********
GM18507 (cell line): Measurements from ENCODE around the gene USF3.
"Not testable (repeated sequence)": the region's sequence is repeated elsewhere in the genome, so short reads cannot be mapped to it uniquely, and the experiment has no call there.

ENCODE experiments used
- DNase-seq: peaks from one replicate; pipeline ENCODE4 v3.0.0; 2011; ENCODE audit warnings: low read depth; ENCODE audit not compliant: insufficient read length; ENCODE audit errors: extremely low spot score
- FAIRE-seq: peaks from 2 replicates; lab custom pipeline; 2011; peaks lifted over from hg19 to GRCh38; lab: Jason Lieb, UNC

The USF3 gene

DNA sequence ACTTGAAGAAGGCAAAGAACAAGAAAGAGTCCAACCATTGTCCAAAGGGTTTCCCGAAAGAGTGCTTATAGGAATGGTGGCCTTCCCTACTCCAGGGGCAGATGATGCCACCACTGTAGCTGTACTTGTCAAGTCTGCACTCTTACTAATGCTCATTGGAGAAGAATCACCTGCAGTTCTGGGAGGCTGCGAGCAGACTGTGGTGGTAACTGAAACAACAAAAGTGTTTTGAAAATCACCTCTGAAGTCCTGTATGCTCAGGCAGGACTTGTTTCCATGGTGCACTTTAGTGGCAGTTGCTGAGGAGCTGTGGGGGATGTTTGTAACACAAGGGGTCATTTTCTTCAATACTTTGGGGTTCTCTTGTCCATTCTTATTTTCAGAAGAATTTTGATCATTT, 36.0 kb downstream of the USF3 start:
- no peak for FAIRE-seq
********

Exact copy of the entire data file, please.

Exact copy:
GM18507 (cell line): Measurements from ENCODE around the gene USF3.
"Not testable (repeated sequence)": the region's sequence is repeated elsewhere in the genome, so short reads cannot be mapped to it uniquely, and the experiment has no call there.

ENCODE experiments used
- DNase-seq: peaks from one replicate; pipeline ENCODE4 v3.0.0; 2011; ENCODE audit warnings: low read depth; ENCODE audit not compliant: insufficient read length; ENCODE audit errors: extremely low spot score
- FAIRE-seq: peaks from 2 replicates; lab custom pipeline; 2011; peaks lifted over from hg19 to GRCh38; lab: Jason Lieb, UNC

The USF3 gene

DNA sequence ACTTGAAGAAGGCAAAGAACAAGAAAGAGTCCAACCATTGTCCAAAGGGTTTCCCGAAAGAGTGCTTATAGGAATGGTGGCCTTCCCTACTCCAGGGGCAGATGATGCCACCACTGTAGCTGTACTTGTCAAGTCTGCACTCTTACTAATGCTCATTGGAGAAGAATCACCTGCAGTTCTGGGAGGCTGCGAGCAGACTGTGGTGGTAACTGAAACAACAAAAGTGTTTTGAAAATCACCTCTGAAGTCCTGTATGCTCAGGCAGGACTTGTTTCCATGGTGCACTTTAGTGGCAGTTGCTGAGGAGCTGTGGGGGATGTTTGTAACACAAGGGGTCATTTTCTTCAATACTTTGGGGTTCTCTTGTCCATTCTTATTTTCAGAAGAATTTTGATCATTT, 36.0 kb downstream of the USF3 start:
- no peak for FAIRE-seq